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The Promise and Pitfalls of Grand Strategy

The Promise and Pitfalls of Grand Strategy - Cover

Authored by Dr. Hal Brands.

August 2012

79 Pages

Brief Synopsis

What is “grand strategy,” and why is it seemingly so important and so difficult? This monograph explores the concept of grand strategy as it has developed over the past several decades. It explains why the concept is so ubiquitous in discussions of present-day foreign policy, examines why American officials often find the formulation of a successful grand strategy to be such an exacting task, and explores the ways in which having a grand strategy can be both useful and problematic. It illustrates these points via an analysis of two key periods in modern American grand strategy—the Truman years at the outset of the Cold War, and the Nixon-Kissinger years in the late 1960s and 1970s—and provides several suggestions for how U.S. officials might approach the challenges of grand strategy in the 21st century.


This monograph offers a critical examination of the idea and utility of “grand strategy.” The concept is very much in vogue these days, with commentators of all stripes invoking it in one way or another. But what the term actually means often remains unclear, and discussions of the issue too often muddle or obscure more than they illuminate. The purpose of this monograph, therefore, is to provide a more precise understanding of the meaning, importance, and challenges of American grand strategy—not to recommend any single grand strategy that the U.S. Government should follow, but to illuminate the promise and limitations of grand strategy as a national endeavor.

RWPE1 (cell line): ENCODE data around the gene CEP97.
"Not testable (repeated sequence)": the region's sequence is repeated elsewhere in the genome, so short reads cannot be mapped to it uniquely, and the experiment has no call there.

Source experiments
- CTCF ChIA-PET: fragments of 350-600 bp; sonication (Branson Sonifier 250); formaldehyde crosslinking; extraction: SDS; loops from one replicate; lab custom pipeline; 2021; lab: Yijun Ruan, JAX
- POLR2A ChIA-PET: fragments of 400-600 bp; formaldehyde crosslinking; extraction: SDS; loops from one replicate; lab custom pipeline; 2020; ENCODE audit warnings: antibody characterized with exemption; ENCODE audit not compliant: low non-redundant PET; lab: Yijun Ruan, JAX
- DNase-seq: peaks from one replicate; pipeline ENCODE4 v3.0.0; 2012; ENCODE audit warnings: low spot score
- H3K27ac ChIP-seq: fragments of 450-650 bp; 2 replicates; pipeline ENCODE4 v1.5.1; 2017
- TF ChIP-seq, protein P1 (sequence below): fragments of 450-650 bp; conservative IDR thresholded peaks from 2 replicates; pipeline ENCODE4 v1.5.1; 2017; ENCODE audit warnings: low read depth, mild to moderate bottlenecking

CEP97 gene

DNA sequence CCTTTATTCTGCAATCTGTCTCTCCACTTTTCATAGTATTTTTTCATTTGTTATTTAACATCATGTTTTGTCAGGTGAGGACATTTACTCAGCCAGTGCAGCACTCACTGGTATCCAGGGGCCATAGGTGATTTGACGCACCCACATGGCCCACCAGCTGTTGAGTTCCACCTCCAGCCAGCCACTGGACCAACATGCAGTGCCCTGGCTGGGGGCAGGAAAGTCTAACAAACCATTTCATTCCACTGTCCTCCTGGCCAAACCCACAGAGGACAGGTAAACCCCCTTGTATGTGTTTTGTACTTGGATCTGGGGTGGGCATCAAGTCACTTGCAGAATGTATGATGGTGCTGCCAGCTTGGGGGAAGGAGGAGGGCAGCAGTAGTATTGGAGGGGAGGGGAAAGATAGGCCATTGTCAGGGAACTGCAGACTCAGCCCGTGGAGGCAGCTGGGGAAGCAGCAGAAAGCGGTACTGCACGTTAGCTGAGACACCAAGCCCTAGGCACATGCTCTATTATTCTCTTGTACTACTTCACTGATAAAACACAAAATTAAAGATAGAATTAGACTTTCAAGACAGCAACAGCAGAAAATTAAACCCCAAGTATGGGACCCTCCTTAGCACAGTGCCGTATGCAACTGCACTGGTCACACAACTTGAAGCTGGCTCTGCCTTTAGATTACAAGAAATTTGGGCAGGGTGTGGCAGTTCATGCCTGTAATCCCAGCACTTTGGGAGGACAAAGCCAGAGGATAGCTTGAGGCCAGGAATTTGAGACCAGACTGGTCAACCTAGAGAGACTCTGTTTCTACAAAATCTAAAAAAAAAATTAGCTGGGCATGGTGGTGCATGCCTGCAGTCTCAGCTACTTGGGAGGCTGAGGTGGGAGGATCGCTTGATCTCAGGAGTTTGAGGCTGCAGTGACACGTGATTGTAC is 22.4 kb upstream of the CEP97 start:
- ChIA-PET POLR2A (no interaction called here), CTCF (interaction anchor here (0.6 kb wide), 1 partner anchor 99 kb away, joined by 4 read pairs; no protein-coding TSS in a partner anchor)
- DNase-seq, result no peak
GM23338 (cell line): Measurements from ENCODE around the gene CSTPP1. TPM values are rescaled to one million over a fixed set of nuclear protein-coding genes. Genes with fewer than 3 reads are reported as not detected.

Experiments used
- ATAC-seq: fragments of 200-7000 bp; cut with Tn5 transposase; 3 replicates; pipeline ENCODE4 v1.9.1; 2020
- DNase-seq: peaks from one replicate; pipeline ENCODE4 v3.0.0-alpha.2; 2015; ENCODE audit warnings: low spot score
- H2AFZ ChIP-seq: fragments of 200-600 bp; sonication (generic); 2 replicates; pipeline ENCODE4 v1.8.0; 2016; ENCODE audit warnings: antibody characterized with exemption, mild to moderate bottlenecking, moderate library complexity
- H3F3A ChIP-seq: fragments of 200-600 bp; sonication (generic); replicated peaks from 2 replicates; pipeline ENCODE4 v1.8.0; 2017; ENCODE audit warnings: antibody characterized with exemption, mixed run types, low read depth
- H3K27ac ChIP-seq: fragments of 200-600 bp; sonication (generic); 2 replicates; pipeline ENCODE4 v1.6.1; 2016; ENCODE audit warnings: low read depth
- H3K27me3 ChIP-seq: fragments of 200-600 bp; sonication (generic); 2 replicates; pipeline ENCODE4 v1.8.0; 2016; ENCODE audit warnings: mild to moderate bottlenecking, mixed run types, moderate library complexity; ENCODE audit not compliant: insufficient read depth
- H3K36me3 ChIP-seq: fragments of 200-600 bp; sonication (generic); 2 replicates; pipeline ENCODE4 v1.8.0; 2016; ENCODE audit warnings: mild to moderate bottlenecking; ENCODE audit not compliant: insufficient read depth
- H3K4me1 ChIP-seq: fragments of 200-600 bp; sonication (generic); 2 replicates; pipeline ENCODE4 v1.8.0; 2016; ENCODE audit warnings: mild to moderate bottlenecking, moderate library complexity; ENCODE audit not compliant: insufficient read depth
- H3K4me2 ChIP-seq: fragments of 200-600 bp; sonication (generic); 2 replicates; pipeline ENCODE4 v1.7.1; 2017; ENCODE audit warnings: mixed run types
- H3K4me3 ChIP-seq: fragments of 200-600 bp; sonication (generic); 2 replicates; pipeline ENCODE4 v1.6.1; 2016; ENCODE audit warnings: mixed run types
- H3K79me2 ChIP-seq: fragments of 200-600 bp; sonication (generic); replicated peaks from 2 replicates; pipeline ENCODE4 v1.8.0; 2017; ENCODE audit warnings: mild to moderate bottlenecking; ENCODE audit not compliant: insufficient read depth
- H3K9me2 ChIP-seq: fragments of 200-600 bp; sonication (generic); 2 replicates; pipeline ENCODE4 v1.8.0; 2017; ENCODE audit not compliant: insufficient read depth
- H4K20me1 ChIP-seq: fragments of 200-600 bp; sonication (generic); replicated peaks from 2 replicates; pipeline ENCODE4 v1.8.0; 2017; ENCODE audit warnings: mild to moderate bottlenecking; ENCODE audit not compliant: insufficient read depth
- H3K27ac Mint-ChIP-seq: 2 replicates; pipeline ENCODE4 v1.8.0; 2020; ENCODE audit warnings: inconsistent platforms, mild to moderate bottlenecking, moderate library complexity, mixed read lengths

To this end, the monograph addresses three principal tasks. First, it offers a general discussion of what grand strategy actually is, and why it is simultaneously so essential and so difficult to do. Second, it further fleshes out these issues by revisiting the doing of grand strategy at key inflection points in the history of U.S. foreign policy—during the Harry Truman years of the early Cold War, and during the Richard Nixon/Gerald Ford/Henry Kissinger years between 1969 and 1977. Third, this monograph offers several basic suggestions for how U.S. policymakers might approach grand strategy as an intellectual and geopolitical

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